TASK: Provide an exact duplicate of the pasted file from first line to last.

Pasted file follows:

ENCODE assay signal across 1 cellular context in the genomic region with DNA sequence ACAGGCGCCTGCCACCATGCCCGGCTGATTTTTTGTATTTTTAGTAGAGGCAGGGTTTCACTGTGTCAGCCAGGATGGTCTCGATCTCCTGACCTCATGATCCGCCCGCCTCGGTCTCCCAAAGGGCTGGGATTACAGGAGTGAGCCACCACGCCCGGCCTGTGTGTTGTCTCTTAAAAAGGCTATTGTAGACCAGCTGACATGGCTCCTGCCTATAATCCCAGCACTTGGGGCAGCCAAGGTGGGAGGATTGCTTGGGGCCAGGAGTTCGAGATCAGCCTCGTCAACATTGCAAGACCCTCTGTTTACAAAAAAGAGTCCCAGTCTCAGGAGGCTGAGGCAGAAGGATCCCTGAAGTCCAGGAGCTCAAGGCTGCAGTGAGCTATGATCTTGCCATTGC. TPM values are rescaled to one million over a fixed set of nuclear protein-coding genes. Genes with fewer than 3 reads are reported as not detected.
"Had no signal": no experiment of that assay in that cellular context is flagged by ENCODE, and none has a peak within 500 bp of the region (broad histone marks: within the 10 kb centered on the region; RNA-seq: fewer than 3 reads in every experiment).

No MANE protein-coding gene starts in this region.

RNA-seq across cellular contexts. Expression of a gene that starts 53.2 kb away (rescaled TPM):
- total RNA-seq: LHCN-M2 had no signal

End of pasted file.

ENCODE assay signal across 1 cellular context in the genomic region with DNA sequence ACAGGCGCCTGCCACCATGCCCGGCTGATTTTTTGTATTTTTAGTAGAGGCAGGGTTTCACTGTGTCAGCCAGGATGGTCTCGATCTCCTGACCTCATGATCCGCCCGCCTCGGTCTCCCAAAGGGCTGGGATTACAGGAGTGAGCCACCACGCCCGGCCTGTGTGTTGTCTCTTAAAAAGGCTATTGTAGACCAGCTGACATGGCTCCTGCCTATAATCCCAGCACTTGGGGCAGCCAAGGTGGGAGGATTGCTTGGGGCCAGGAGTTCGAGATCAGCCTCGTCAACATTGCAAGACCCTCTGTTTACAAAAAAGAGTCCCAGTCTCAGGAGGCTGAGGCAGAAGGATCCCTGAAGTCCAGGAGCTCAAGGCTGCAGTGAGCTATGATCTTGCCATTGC. TPM values are rescaled to one million over a fixed set of nuclear protein-coding genes. Genes with fewer than 3 reads are reported as not detected.
"Had no signal": no experiment of that assay in that cellular context is flagged by ENCODE, and none has a peak within 500 bp of the region (broad histone marks: within the 10 kb centered on the region; RNA-seq: fewer than 3 reads in every experiment).

No MANE protein-coding gene starts in this region.

RNA-seq across cellular contexts. Expression of a gene that starts 53.2 kb away (rescaled TPM):
- total RNA-seq: LHCN-M2 had no signal